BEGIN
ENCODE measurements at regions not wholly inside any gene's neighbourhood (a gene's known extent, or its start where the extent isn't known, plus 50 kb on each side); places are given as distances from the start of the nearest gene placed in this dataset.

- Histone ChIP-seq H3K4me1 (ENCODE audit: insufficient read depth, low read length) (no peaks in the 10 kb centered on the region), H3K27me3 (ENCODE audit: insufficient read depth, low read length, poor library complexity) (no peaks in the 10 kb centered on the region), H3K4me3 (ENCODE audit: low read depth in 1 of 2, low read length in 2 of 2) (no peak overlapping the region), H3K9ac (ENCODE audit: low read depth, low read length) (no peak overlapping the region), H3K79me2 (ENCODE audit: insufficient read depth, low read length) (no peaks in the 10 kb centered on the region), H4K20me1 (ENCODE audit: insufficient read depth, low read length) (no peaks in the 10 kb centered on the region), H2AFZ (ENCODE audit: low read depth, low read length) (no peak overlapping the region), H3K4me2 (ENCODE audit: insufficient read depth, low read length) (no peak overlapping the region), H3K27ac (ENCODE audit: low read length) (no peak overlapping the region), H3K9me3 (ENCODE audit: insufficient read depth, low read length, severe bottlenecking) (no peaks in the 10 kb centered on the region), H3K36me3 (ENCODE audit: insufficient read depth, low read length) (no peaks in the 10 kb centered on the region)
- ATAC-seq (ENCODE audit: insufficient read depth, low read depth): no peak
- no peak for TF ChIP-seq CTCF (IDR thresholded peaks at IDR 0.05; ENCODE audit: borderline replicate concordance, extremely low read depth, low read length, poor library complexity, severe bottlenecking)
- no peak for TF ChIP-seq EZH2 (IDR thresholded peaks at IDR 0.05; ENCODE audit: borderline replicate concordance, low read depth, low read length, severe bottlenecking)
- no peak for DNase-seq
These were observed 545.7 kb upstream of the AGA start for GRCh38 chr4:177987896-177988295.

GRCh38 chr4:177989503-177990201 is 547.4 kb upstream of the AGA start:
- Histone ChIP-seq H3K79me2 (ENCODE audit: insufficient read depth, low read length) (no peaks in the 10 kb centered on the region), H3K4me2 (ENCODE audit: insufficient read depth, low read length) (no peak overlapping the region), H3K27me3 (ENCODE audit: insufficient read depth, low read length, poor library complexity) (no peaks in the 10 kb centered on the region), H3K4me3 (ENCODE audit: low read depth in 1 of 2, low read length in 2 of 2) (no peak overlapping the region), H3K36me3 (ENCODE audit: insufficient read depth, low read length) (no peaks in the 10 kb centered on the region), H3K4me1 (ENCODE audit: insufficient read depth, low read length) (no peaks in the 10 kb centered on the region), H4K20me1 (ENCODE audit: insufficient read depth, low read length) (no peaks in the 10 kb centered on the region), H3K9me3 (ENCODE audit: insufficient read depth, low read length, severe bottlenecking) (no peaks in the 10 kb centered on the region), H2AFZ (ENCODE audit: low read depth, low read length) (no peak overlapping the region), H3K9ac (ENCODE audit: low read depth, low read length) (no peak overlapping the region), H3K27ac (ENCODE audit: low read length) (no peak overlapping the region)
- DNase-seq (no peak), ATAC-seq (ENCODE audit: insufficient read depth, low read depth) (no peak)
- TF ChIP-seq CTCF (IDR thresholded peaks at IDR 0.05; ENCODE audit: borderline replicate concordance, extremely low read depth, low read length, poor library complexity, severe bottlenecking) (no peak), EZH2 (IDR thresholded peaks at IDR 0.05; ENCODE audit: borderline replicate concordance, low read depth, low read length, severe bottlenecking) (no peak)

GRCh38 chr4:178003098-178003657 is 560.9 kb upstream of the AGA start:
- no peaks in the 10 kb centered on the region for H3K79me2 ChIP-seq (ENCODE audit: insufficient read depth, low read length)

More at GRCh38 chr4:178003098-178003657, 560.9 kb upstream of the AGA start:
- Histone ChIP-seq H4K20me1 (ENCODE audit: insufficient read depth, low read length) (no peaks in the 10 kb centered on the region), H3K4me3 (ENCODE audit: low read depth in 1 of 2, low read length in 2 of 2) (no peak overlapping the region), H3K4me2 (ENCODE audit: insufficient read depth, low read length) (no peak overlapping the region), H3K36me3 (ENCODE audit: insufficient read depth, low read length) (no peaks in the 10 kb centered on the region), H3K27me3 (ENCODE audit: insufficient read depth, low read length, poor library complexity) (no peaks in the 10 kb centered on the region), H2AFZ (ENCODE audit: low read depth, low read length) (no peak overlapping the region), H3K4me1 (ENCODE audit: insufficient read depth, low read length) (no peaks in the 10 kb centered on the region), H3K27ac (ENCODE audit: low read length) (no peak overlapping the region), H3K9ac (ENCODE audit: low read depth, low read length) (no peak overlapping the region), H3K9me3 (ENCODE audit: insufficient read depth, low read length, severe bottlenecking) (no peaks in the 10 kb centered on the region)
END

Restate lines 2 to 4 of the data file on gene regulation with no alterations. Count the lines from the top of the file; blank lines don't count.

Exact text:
- Histone ChIP-seq H3K4me1 (ENCODE audit: insufficient read depth, low read length) (no peaks in the 10 kb centered on the region), H3K27me3 (ENCODE audit: insufficient read depth, low read length, poor library complexity) (no peaks in the 10 kb centered on the region), H3K4me3 (ENCODE audit: low read depth in 1 of 2, low read length in 2 of 2) (no peak overlapping the region), H3K9ac (ENCODE audit: low read depth, low read length) (no peak overlapping the region), H3K79me2 (ENCODE audit: insufficient read depth, low read length) (no peaks in the 10 kb centered on the region), H4K20me1 (ENCODE audit: insufficient read depth, low read length) (no peaks in the 10 kb centered on the region), H2AFZ (ENCODE audit: low read depth, low read length) (no peak overlapping the region), H3K4me2 (ENCODE audit: insufficient read depth, low read length) (no peak overlapping the region), H3K27ac (ENCODE audit: low read length) (no peak overlapping the region), H3K9me3 (ENCODE audit: insufficient read depth, low read length, severe bottlenecking) (no peaks in the 10 kb centered on the region), H3K36me3 (ENCODE audit: insufficient read depth, low read length) (no peaks in the 10 kb centered on the region)
- ATAC-seq (ENCODE audit: insufficient read depth, low read depth): no peak
- no peak for TF ChIP-seq CTCF (IDR thresholded peaks at IDR 0.05; ENCODE audit: borderline replicate concordance, extremely low read depth, low read length, poor library complexity, severe bottlenecking)